If you haven’t already decided what to give up for Lent, and if you think this might be something good for you to try this year, and if you still want to take advantage of this offer, try this. Instead of deciding for yourself what you’re going to give up, let someone else decide what you need to give up. If you’re married, let your spouse pick what you should give up this Lent. (Hmm. Lent suddenly got a lot more interesting, didn’t it?) If you’re a parent, let your kid pick something for you to give up. If you’re a kid, let your brother or sister pick something for you to give up. If you’re single or if you don’t have someone at home, call up one of your friends and let him or her know what your crazy preacher wants you to do, and ask them if they’ll can think of something you should give up. (And, if you call a friend and explain the plan, you get extra points for evangelism.)

If you’ve already decided on something to give up, great. Take it one step farther, and ask your friend, or your spouse, or your kids to hold you accountable. Tell them it’s OK to say, “Mommy, did you have chocolate today?” Maybe they can make a chart for the refrigerator to keep track of your progress.

See how this simple twist changes the equation? Suddenly, you’re not in charge. Suddenly, you’re accountable to someone else for your Lenten discipline. And when that friend, or that spouse, or that kid reminds you of your subservience to their will, you’ve given up something far more important than TV or chocolate. You’ve given up your power. You’ve given up your power over yourself, given up the power to choose how obedient or lenient you’re going to be to your own choices. You’ve subjected yourself to the will and guidance of another.

THAT’S the point of Lent. When your sacrifice reminds you that your Lord and Master is NOT you, when their bugging you reminds you that Jesus sacrificed his own will to the Will of a higher being - God - THEN, you’re getting the point of Lent.

Jesus went out into the wilderness. He got hungry, he got tired, he got worn out. He was tempted by the #1 tempter himself. Jesus didn’t prevail because he was on a self-improvement binge. Jesus didn’t triumph over temptation because he was so strong. Jesus emerged from those 40 days of giving up because he gave up. Jesus gave up his will and his choice to the word of God, to the promises of Scripture, and to the God to whom he made himself infinitely accountable.

If you can come up with a plan for Lent that reminds you of what Jesus did, of what he did not only in the wilderness, but in his living and on the cross... if you can tweak your Lenten life to remind you of what He did, then you will succeed in these 40 days. Then, this Lent could really be a life-changing time. Then, you might learn not only good habits, but goodness, deep-down, live-transforming goodness. And you’ll learn it not because you chose what you were going to do. If you do Lent right, you’ll learn goodness because you chose what God is calling you to choose.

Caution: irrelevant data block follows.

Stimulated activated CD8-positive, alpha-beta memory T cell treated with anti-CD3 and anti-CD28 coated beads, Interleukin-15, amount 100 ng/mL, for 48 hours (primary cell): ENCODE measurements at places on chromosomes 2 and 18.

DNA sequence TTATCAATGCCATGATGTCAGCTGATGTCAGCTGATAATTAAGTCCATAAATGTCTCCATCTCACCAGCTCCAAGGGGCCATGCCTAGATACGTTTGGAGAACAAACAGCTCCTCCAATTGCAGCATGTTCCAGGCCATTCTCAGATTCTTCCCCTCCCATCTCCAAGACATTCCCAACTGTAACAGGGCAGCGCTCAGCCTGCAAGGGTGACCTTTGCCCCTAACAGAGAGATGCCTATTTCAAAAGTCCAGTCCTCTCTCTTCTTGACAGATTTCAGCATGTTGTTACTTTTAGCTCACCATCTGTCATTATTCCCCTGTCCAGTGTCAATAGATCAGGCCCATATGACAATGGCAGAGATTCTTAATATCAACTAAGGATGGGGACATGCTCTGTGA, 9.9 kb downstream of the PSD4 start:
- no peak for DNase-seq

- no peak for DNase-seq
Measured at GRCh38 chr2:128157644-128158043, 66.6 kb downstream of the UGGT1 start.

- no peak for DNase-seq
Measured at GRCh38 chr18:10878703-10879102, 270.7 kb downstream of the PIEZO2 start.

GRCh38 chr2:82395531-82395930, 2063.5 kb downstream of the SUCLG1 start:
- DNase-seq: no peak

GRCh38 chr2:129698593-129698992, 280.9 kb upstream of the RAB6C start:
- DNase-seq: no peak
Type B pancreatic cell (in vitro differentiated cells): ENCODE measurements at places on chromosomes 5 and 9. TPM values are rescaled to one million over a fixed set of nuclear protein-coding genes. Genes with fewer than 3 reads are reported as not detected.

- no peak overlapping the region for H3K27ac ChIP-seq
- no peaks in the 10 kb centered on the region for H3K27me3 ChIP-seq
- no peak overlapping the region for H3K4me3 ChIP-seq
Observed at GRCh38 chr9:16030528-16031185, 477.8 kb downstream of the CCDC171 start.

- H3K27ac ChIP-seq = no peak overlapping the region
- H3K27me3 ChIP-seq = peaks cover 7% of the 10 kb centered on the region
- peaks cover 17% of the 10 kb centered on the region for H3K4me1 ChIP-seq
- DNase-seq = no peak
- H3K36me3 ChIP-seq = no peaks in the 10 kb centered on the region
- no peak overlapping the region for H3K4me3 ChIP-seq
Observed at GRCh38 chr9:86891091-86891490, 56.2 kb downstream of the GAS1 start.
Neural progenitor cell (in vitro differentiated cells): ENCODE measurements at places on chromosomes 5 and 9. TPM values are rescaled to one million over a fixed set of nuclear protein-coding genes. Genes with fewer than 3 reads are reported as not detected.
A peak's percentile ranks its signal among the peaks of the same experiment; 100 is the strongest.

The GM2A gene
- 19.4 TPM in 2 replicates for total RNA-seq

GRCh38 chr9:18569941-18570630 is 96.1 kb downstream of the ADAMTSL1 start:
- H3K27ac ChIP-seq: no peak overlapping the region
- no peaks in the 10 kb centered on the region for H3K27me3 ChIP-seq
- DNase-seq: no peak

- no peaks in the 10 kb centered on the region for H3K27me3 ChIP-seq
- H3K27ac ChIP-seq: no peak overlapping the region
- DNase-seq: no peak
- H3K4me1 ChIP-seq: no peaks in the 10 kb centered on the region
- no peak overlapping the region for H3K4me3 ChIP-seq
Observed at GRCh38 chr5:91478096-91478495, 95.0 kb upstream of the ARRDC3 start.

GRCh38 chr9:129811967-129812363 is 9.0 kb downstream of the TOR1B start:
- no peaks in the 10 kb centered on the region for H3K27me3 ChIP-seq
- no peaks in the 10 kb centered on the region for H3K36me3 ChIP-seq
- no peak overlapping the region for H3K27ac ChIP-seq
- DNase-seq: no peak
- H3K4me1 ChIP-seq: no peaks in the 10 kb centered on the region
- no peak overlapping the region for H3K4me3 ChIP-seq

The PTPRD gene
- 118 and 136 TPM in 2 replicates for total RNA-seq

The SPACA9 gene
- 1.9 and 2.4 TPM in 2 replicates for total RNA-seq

Maybe, then - after 40 days, maybe then - like Jesus, you’ll see angels. They might look a lot like the people who’ve held you accountable. Maybe, too, you’ll understand a little more about Jesus. Maybe you’ll feel a little more connected to the sacrifice, the suffering, the self-emptying surrender of Jesus Christ, your Lord and Savior.

Will you do these things? Will you try? Will you find a “Lent Buddy” and ask him or her to walk these 40 days with you?

Oh, and here’s one more thing. If you say, “Yes,” and if you do try this, don’t make it a reciprocal agreement. Don’t say, “If you’ll make sure I don’t eat chocolate, I’ll make sure you don’t watch TV, smoke menthol cigarettes and leave your smelly socks under the coffee table.” You know why you shouldn’t make it a reciprocal agreement? Because our relationship with God isn’t reciprocal. We don’t tell God, “OK, God. Here’s the deal. I’ll give up my sinful ways if you’ll give up....” ...whatever we think God should stop doing. It doesn’t work that way. We don’t make the covenants, God does. We don’t have anything to hold over God’s head, as in, “You go easy on me, I’ll go easy on you.” If you make the choice, give that person power over you, with no reciprocal power over them.

That does two things. First, it means you surrender yourself, which is more like what Jesus did in the wilderness. Second, it means that if the other person is going to do what you’re doing, they have to find a third person to hold them accountable. Presto! Evangelism, extra points. So, if you have a “Lent Buddy,” agree this year that next year, you’ll switch places. This year they hold you accountable, next year you’ll hold them. And then you’ll learn the Third thing, that Lent isn’t limited to 40 days. The life of sacrifice to God and to God’s ways is a year-long, life-long, eternity-long process.

So, will you try it?